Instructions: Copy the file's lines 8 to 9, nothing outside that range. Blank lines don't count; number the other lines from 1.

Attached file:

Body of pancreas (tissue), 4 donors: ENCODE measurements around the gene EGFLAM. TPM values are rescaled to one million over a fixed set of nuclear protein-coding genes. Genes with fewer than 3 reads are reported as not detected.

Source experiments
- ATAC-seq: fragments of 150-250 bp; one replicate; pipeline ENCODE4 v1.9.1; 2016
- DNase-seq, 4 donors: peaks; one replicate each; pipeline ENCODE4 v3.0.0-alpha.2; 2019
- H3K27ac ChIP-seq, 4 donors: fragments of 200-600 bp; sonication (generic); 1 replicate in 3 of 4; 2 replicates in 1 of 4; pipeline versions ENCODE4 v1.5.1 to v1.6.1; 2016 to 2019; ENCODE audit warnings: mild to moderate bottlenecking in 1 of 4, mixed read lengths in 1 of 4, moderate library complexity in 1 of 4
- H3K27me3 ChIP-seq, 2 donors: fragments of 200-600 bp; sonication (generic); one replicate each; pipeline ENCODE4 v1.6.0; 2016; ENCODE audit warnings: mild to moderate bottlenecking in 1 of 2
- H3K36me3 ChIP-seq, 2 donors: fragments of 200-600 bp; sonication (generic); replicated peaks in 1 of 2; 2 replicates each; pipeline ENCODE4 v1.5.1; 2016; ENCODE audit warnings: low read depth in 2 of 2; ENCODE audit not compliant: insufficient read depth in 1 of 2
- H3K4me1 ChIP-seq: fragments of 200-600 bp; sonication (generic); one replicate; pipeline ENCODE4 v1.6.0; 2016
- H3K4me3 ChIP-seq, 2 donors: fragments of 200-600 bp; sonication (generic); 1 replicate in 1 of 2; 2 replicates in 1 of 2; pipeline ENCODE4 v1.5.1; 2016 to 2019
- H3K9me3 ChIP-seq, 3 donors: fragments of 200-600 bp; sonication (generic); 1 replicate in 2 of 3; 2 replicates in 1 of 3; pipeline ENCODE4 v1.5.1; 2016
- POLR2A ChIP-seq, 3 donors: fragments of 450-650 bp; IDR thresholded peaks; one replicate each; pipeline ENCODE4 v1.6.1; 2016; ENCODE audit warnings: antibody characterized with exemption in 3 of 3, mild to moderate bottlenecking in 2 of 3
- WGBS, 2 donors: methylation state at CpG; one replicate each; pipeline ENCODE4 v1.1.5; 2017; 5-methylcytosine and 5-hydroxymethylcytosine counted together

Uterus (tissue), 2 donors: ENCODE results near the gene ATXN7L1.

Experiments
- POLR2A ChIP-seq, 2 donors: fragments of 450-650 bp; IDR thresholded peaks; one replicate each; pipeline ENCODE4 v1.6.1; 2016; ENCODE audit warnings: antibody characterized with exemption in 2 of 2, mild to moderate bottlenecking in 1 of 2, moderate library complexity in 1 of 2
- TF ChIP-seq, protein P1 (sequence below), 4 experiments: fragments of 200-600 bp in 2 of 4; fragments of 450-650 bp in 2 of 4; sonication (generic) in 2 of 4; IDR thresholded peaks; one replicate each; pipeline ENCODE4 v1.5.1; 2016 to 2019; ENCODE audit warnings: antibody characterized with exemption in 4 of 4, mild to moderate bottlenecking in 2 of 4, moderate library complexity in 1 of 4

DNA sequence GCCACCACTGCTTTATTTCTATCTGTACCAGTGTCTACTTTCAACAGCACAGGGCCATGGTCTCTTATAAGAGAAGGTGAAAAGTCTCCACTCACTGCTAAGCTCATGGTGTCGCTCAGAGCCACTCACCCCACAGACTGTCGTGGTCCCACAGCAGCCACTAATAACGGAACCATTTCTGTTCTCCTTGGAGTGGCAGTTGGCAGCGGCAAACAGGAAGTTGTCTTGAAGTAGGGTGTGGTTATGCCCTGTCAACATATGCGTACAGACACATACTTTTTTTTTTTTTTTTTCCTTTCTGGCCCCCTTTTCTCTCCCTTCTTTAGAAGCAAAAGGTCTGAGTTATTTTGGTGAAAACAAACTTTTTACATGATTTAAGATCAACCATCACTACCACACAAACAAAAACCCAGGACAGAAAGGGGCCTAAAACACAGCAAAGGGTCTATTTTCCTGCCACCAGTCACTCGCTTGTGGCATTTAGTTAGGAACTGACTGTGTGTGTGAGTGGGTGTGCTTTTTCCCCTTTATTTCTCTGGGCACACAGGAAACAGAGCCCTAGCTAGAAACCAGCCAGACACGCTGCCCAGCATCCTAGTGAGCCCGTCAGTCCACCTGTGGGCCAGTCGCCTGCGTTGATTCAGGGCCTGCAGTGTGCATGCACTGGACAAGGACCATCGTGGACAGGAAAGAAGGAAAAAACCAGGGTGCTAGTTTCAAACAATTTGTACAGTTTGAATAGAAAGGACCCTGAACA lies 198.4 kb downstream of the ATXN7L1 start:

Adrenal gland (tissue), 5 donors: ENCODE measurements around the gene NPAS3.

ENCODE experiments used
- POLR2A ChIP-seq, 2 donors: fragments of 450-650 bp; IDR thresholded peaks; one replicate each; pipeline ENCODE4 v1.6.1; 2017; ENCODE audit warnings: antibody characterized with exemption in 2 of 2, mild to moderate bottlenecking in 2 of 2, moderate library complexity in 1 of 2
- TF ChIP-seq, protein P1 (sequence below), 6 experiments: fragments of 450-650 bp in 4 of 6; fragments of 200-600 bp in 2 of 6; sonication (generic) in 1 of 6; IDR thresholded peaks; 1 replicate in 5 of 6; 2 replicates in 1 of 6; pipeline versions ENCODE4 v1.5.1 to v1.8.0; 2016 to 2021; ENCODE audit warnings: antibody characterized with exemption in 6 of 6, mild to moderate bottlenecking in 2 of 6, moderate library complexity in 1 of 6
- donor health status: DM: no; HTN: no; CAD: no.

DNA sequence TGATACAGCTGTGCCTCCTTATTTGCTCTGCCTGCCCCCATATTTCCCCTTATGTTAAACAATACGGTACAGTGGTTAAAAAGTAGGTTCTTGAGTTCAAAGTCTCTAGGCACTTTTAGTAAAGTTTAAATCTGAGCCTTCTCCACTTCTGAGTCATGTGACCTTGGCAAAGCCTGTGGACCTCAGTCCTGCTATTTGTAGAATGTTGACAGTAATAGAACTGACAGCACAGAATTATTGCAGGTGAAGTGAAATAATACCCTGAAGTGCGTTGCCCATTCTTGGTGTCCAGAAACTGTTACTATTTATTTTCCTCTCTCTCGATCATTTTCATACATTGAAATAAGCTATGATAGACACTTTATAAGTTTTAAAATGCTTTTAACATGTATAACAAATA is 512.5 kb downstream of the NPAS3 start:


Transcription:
- H3K4me1 ChIP-seq: fragments of 200-600 bp; sonication (generic); one replicate; pipeline ENCODE4 v1.6.0; 2016
- H3K4me3 ChIP-seq, 2 donors: fragments of 200-600 bp; sonication (generic); 1 replicate in 1 of 2; 2 replicates in 1 of 2; pipeline ENCODE4 v1.5.1; 2016 to 2019